If you're a vegetarian, it's easy to partake in the cheesy goodness of pasta, but if you've taken on a vegan diet, it's a different story. Whether you're looking to lighten up your next meal or add a new dish to your cooking repertoire, these delicious vegan pasta recipes are perfectly fit to fill you and your guests with some loving comfort.
It's hard to believe that fresh pasta dough is made from such humble ingredients as flour, eggs, and a pinch of salt, but it's true. While the task might seem daunting on the outset, keep reading to get the lay of the land — it's easier than it seems — and then dig into a bowl of your favorite dish.
It may sound like a stretch to call this carbonara-inspired pasta "Italian mac and cheese," but hear me out. Carbonara sauce is creamy, cheesy, and garlicky, attributes you'll usually find in a bowl of the classic American dish. If the carbonara is made without cured pork and tossed with elbow noodles — as I did here — then can't one call it mac and cheese?
Still have reservations about making it yourself? If you're squeamish about mixing raw egg into the noodles, there's no need to fret! The heat and steam from the pasta will cook the eggs. Just be sure to transfer the pasta into a separate bowl; otherwise, you'll end up with carbonara that has a clotted, scrambled eggy texture.
Because we're always looking for fresh takes on our favorite comfort food, we turned to our readers for a little Instagram inspiration. From fettuccine alfredo to seafood classics, social media snappers love their pasta. Take a look at a few of the plates that caught our eye, and take a look at some similar recipes we have on our site. Then, snap photos of your own dinners and tag them #savorysight on Twitter and Instagram so we can see what you're cooking up.
If you need a reason, theme, or excuse to celebrate anything, let a pasta party be it. Easy to plan and serve, a pasta bar is a great way to keep a large group happy and satisfied. Loaded with a selection of pastas, sauces, and toppings, our menu will help you create a dinner filled with options that even the pickiest of guests will enjoy. With ideas for sides and (chocolate) desserts too, you'll soon learn that parties are good, but pasta parties are better!
It's time to get over your fear of making ravioli at home. While the process isn't superspeedy, it's not particularly difficult either, and the results are well worth the effort. Read on for a step-by-step explanation of how to make this impressive dish, then get to experimenting with filling and sauce combinations.
Here's what you'll need:
- Pasta dough: either store-bought or homemade (For homemade dough roll it out very thinly; setting six on a KitchenAid pasta roller attachment
- Ravioli filling
- Egg wash
- A ravioli stamp or a cookie/biscuit cutter with a roughly three-inch diameter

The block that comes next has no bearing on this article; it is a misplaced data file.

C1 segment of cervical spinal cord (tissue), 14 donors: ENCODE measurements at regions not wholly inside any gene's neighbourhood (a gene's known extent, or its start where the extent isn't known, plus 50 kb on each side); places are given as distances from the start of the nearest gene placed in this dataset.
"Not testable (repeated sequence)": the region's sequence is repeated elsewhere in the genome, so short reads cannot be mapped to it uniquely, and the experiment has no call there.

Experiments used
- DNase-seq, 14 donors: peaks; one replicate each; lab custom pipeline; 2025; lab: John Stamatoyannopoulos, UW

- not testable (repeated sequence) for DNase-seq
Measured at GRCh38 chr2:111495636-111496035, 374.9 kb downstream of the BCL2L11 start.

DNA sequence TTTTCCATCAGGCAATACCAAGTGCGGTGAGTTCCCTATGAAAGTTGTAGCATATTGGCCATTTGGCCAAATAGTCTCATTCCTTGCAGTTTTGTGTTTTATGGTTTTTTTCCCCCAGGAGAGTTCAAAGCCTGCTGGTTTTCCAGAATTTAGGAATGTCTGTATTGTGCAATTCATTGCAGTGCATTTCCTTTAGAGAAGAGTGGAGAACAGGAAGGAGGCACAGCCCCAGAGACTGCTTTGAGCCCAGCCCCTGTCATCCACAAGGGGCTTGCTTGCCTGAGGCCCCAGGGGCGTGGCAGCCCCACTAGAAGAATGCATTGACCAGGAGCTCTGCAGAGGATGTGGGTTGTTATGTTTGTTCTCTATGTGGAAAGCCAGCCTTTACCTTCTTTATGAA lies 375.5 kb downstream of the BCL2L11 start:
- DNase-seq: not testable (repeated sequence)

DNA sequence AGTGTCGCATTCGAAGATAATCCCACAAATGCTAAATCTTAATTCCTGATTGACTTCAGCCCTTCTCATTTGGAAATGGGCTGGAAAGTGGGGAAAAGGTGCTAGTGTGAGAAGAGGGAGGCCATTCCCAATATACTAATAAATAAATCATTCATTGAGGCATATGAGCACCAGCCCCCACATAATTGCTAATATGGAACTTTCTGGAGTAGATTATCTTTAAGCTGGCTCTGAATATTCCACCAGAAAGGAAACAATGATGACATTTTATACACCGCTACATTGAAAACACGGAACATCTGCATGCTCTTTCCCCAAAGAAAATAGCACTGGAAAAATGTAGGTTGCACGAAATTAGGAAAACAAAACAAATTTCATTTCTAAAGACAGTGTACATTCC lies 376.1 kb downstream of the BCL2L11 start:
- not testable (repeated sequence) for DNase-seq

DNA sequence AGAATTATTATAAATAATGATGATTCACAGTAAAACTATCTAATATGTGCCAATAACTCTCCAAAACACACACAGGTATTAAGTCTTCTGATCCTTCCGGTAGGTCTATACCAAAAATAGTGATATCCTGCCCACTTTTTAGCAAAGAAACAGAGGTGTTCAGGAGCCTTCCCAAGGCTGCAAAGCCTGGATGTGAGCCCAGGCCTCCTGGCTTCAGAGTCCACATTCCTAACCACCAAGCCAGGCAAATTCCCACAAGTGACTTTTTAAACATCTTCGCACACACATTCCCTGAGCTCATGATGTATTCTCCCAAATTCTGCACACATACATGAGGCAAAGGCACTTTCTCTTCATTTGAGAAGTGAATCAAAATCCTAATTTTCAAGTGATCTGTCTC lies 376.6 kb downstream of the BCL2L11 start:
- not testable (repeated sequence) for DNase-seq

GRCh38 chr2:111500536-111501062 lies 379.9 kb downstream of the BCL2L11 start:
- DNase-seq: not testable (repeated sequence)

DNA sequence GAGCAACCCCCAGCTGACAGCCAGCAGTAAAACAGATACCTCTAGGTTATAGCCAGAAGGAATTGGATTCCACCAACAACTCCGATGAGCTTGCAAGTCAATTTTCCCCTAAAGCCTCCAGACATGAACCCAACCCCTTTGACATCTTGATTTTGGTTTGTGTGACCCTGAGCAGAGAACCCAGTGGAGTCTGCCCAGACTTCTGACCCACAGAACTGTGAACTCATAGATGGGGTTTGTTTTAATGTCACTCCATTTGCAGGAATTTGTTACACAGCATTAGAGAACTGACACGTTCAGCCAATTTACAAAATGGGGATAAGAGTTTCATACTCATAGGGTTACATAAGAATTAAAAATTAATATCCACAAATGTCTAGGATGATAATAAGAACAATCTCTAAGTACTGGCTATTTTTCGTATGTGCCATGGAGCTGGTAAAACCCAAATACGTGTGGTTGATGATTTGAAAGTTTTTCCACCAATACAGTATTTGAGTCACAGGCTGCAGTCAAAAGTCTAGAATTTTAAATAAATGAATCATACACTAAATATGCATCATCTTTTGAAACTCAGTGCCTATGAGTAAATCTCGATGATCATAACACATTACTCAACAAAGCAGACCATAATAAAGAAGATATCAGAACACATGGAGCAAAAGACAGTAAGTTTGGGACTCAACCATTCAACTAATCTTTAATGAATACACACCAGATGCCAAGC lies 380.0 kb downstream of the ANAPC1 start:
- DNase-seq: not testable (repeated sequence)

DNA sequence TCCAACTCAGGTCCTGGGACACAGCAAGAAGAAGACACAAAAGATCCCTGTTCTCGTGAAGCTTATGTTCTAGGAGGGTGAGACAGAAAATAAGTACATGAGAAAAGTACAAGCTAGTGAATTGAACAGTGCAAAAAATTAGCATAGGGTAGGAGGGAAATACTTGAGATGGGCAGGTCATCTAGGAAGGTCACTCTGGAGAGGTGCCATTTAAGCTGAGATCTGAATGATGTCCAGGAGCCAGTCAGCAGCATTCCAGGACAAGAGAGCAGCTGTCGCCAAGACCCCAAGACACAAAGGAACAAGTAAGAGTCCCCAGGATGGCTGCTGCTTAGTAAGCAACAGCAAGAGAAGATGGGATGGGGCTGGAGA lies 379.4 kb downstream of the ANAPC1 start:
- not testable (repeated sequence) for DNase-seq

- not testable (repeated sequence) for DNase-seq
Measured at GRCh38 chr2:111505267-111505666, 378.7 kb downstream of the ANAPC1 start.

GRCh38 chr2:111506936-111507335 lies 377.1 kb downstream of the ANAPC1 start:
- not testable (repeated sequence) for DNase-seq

Stuck in a pasta rut? Consider these six pasta alternatives to mix things up. While boiling up a pot of the boxed stuff does the job, there are several options that are just as good, if not better. Try turning to veggies like zucchini to create a refreshing pasta salad, or adding some Asian flair to meatless Mondays with soba noodles. Whatever the occasion, these surprising alternatives are sure to add variety and pair well with your favorite sauces.
- Zucchini: This lean, green Summer squash actually makes a good pasta substitute. Great with a variety of sauces, try these long, thin noodles with a creamy avocado sauce or top them with garlic and olive oil).
- Soba noodles: Not just for Asian soups, buckwheat-based soba noodles taste similar to wheat pasta. The next time you have guests over, make a sesame-ginger soba noodle salad that's perfectly tailored for outdoor entertaining. Don't forget to save the leftovers! It's one of those dishes that tastes better the next day.
- Spaghetti squash: Don't let spaghetti squash intimidate you; it's rather easy to prepare and is a great way to add more veggies to dinner. Just like wheat pasta, you can use it in several types of dishes ranging from cheesy bakes to seafood plates. Consider these five spaghetti squash recipes.
For three more ideas, keep reading.
Not to be a downer, but I've become acutely aware that we only have a month or two of the Summer produce season until next year. Every time I smell a buttery, ripe peach, I cry a little inside, then I buy more peaches than I need. The same goes with basil; I'm pretty sure I have more than two bunches of basil in my refrigerator, in the event of an emergency. And each time I think of my next meal, I wonder if it can't be a dish that incorporates the sweet-tart jelly insides of a ripe tomato.
It's been easy to try (and fall for) tomatoes in many iterations, from Southeast Asian salad to pickled farm-stand tomatoes. But I'm convinced that my latest discovery, fusilli with no-cook tomato sauce, has to be the greatest.
Think cooking pasta is as simple as dropping a fistful of noodles in a pot of boiling water? That might get the job done, but for truly stellar results, check out these tips from the likes of Mario Batali, Giada De Laurentiis, Michael Symon, and more on the matter.
Leftover pasta is one of the world's least appetizing leftovers. It never tastes as good the next day, and it's hard to transform it into a delicious new dish. However, one creative and tasty way to make use of it is to put it in a frittata! Although it may sound gross — I was a skeptic at first — leftover spaghetti is an excellent filling for frittata. When cooked with eggs, the pasta simply tastes starchy and similar to potatoes. Read on to learn how to make a leftover pasta frittata.